So I'm reading through 2 Chronicles and I come to this verse in chapter 16: In the thirty-sixth year of Asa's reign Baasha king of Israel came up against Judah . . . . (verse 1).
What happens next is (for me, anyway) confusing -- and instructive.
But first -- some back story. In chapter 14, Asa ascended the throne of David in Judah. Ten years later a million-man army from Ethiopia attacked Judah. When Asa prayed for help (verse 11), [T]he Lord routed the Ethiopians before Asa and before Judah, and the Ethiopians fled.
Think of it. The entire Ethiopian army -- chariots, horsemen, soldiers -- the whole million-man army fled before Asa's army which was half the size.
But twenty-five years later, we are at chapter 16. This time Asa is besieged by another army, but instead of relying on God, he paid a foreign king to come to his aid.
I put the Bible down for a moment and wondered what happened in the intervening 25 years between the million-soldier rout and chapter 16. The Scripture is silent, so I can only make an assumption based on human nature -- and I know human nature pretty well. I've lived with myself for nearly 60 years.
I can guarantee Asa forgot Whose he was, and to Whom he belonged. Some time during those 25 years Asa stopped praying, stopped worshiping, stopped reading God's word. And his slow drift bore fruit when he faced a situation he could not handle alone.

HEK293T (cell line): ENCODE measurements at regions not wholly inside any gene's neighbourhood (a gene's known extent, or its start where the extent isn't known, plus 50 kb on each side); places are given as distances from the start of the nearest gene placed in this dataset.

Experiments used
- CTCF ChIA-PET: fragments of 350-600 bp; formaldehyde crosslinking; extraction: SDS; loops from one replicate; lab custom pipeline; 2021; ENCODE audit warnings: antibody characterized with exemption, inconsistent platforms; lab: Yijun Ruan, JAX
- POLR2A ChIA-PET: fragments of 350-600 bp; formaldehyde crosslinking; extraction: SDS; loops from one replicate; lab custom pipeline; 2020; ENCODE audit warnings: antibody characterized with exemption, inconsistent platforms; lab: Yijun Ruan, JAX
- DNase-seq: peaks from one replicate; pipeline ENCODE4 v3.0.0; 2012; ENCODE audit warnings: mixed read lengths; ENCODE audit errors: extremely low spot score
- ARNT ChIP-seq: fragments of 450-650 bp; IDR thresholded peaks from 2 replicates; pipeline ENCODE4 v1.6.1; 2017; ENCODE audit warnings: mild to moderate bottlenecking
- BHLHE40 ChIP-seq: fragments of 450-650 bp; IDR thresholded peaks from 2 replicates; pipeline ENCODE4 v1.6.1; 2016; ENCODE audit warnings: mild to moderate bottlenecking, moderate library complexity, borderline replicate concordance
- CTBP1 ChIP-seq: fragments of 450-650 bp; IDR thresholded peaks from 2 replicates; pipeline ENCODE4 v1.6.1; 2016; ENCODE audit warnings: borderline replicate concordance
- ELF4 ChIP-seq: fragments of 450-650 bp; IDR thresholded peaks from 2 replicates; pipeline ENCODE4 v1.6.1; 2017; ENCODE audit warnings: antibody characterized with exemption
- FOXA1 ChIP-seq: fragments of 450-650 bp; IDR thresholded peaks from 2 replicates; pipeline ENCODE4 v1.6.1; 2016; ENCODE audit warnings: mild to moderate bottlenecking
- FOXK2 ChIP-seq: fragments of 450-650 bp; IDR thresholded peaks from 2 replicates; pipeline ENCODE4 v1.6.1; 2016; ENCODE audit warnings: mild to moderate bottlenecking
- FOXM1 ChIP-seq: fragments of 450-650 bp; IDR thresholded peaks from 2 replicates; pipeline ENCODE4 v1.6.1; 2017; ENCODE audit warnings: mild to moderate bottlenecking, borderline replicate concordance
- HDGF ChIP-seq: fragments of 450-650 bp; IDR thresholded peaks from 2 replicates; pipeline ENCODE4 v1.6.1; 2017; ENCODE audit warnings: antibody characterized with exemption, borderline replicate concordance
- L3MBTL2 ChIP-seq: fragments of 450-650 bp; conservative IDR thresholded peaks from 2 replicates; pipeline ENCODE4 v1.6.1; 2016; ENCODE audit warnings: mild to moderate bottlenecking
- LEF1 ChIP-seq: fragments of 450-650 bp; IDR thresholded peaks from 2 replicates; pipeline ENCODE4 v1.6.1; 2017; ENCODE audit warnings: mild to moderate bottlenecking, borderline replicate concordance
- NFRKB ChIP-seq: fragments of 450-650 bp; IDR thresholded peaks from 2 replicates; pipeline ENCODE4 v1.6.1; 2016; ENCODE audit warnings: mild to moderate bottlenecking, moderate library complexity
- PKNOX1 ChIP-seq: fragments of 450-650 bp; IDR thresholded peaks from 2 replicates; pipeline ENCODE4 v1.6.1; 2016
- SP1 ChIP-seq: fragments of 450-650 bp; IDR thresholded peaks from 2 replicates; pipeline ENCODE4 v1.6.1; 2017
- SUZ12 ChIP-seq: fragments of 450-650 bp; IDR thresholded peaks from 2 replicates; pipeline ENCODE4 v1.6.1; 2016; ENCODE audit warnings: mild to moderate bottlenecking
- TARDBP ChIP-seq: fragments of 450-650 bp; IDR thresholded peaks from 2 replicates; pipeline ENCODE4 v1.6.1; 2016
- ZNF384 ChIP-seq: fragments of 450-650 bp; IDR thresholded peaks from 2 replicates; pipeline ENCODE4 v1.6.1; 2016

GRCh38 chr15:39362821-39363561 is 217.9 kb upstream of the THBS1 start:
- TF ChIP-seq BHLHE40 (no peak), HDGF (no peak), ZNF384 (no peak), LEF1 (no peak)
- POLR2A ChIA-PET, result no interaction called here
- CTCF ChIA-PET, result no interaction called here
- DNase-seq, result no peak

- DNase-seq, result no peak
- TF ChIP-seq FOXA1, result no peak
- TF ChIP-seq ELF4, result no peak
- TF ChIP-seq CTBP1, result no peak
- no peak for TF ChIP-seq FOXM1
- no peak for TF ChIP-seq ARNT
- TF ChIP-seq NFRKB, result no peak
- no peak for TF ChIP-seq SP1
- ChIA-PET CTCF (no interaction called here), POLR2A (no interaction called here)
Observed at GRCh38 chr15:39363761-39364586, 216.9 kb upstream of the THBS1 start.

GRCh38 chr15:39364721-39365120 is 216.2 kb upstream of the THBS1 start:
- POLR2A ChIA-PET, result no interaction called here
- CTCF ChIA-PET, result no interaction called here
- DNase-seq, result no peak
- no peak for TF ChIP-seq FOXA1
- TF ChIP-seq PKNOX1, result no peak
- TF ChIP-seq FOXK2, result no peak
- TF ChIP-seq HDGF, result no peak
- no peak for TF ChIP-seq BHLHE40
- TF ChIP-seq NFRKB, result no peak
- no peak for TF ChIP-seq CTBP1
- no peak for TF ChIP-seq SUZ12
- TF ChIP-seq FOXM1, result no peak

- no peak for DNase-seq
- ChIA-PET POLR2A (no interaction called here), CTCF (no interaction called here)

His turn from God didn't happen overnight. It occurred by degrees, over the years. I can guarantee it happened that way because in my 37 years with Christ I've known many Christians who slowly lost touch with God. They stopped, by degrees, attending Church. They left their Bibles closed for a week. And then three. Then a few months which turned into years. Their prayer life slowed to a halt, and they exchanged Christian friends for non-believers. And, to no one's surprise, when difficult situations fell across their path they relied on anything else but God.
I can guarantee it happened that way because -- bound by human nature myself -- I remember the many times the spiritual desert loomed around me, and I nearly forgot Whose I am and to Whom I belong. The temptation to leave my Bible closed, or toss a quick and nearly mindless prayer toward heaven, or to sleep in on Sunday began to whisper its seductive arguments at me.
Yes, all of us are at risk to follow in Asa's footsteps.
And all of us can learn from his error.